encompassing with regard to fractured reservoir performance but it highlights the fact that matrix-fracture surface area is a
major aspect of understanding performance of NFR.
The first ratio we will use in the plot is the storativity ratio; as defined by Warren and Root (1963). However because we
often dont know the fracture compressibility, we will remove compressibility (c
t
) from this equation.
m f
f
| |
|
e
|
+
= (18)
The second ratio is the ratio of effective fracture permeability to matrix permeability; often referred to as excess permeability
ratio. However, as discussed earlier, the ratio does not need to be greater than one. For fracture permeability we generally use
a geometric average of the horizontal permeability diagonal tensor terms.
m
fe
exr
k
k
k = (19)
These two parameters are the basis of the Nelson plot and will remain the primary axes in our plot. These are relative easy to
comprehend in terms of magnitude as permeability and porosity are terms that we are all familiar with.
The previous discussion of depletion systems showed how Satman (1985) illustrated that the product of r
e
2
/r
w
2
is a
controlling factor in the long-term behavior of a radial, closed, single-phase, dual-porosity system. He showed, for example,
that if this term is greater than 16, the system (under pseudo-steady state single-phase depletion) will behave like a single-
porosity system with permeability k
e
and porosity |
f
+|
m
. Therefore, for use in our classification plot, a third ratio is a
redefined inter-porosity flow term,
A
, which indicates the relative contribution of fracture-matrix flow compared to flow
through the fractures within the well drainage area, A (Eq. 20). The term is dimensionless as long as consistent units are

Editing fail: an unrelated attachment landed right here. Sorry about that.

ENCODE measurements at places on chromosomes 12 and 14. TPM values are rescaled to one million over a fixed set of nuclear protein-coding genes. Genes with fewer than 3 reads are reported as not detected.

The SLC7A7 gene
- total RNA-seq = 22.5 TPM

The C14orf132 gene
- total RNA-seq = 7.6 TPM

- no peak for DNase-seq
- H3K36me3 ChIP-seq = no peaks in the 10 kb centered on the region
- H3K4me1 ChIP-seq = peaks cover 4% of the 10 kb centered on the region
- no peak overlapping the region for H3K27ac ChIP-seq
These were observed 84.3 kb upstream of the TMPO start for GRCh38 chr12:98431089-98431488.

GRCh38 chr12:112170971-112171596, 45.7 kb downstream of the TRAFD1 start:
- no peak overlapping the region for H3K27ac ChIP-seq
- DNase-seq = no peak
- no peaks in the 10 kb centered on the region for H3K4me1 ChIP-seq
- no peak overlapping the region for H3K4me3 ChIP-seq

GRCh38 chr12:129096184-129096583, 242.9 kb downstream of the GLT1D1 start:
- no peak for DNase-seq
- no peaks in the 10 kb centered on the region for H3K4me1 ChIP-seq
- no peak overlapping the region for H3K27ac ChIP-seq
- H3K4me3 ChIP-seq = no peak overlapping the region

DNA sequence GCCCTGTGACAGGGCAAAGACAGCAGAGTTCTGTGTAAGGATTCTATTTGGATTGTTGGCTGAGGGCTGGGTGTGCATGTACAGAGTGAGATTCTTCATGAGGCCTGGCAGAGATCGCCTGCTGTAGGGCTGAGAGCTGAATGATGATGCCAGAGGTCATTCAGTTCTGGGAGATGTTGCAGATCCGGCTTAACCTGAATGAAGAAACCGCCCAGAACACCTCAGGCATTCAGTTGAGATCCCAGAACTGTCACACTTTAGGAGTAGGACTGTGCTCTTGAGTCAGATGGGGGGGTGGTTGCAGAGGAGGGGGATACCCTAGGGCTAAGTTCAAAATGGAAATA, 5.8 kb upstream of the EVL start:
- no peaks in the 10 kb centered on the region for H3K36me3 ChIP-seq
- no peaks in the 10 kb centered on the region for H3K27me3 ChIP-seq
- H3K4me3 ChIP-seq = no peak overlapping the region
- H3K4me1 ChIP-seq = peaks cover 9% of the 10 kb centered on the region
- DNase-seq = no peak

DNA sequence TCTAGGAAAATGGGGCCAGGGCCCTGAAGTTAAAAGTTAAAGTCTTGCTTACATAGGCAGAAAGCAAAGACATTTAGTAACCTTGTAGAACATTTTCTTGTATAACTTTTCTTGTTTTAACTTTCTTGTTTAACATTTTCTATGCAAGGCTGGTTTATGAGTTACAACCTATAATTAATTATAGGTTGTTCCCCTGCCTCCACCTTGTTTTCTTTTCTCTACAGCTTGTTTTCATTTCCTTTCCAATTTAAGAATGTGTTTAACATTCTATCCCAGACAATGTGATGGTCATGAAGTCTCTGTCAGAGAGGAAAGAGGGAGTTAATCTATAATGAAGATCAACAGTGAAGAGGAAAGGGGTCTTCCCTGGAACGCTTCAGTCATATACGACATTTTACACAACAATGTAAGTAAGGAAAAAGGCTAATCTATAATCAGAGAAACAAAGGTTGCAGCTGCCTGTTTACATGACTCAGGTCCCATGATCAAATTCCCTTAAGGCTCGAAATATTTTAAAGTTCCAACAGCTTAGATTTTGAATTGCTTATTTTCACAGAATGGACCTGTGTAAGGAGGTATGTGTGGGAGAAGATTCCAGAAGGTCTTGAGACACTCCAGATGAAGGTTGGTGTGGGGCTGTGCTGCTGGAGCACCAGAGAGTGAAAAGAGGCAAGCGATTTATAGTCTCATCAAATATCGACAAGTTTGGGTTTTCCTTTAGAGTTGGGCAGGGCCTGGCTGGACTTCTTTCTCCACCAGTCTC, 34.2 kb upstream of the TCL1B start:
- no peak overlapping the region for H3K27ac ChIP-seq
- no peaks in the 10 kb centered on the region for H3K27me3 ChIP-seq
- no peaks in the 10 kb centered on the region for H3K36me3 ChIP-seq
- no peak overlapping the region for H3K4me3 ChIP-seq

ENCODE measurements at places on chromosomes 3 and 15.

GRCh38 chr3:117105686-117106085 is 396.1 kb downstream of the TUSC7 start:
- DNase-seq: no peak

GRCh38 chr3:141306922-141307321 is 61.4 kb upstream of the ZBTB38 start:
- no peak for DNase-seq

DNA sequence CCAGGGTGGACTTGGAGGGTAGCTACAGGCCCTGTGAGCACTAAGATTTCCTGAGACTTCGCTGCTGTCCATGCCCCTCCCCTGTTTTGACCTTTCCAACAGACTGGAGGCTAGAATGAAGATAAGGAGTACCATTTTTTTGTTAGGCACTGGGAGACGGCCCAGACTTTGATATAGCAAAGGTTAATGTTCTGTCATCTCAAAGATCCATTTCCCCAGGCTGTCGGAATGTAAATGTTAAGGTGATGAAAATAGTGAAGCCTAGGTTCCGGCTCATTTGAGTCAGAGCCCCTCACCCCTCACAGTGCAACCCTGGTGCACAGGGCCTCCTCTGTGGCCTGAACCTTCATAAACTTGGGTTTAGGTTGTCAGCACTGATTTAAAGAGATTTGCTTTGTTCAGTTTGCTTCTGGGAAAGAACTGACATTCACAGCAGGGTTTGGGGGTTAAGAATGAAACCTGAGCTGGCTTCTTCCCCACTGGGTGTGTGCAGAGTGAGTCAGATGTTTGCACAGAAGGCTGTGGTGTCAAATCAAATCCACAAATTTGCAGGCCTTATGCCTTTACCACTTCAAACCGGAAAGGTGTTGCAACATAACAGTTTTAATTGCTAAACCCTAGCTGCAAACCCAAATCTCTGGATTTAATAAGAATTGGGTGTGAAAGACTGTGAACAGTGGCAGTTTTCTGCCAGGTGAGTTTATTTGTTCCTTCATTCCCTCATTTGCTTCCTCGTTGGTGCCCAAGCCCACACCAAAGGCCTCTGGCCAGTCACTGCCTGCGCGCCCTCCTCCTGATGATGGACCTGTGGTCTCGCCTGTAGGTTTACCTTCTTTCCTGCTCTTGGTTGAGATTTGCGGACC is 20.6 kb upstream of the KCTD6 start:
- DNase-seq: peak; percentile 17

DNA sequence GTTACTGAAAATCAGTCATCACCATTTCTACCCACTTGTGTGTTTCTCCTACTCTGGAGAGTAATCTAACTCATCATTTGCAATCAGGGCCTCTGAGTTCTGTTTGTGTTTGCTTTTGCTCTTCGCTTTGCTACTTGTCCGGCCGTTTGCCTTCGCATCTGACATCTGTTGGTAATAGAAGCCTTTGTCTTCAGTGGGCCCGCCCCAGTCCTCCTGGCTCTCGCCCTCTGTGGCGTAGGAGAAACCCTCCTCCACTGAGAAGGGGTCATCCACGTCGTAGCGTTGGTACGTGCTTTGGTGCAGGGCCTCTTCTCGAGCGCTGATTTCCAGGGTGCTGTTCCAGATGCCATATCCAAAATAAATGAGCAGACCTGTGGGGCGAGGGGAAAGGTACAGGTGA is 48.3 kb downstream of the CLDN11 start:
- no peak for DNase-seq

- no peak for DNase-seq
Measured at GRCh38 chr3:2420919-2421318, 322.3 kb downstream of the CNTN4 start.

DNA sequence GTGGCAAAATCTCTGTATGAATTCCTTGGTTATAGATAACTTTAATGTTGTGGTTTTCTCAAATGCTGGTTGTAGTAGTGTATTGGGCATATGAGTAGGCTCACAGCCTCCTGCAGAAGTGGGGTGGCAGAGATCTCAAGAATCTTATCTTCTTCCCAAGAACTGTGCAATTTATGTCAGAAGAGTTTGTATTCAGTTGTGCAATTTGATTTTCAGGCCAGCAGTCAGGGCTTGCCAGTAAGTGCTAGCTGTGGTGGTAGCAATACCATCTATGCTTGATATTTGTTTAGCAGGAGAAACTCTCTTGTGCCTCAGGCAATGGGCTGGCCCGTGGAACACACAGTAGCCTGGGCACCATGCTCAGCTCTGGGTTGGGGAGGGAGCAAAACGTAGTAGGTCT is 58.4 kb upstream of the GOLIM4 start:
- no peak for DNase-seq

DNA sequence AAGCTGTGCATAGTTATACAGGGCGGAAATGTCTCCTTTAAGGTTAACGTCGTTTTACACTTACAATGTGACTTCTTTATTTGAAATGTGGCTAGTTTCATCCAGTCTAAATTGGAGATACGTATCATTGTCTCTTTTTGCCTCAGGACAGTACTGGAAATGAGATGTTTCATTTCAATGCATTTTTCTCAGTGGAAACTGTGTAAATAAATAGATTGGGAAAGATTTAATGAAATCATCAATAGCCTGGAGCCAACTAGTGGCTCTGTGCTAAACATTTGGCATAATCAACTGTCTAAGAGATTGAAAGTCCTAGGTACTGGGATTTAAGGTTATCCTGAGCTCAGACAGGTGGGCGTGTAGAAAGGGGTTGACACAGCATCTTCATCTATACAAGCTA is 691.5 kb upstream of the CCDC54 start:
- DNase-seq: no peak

used. In this equation, there are different possible ways to define the well drainage area (which will change with time and
with well density). Also the drainage area is complicated for horizontal wells; however, a consistent method from field-to-
field is adequate for classification purposes. In our examples we use a uniform well spacing.
(20)
The magnitude of this inter-porosity flow term is not intuitive, but in a simple sense, it is a measure of the ability of the
matrix to transfer fluids to the fractures, relative to the ability of the fractures to transport fluids to the well over a drainage
volume. If we consider Satmans analysis, a value of
A
> 50 would suggest that matrix-fracture transfer is rapid enough to
fe
m
A
k
A k o
=
10 CSUG/SPE 146580
keep up with depletion in the fractures throughout the drainage area. This is true only for single-phase depletion after pseudo-
steady state is reached, but it does give a magnitude for relative comparison. Larger values mean that the matrix-fracture
transfer can more likely keep up with fracture depletion. If we have competing mass transfer processes (e.g. pressure
depletion in fractures and diffusion from matrix to fractures), then the ratio may need to include other dimensionless
parameters such as a capillary or bond number to better estimate the effectiveness of matrix-fracture transfer relative to
fracture transport.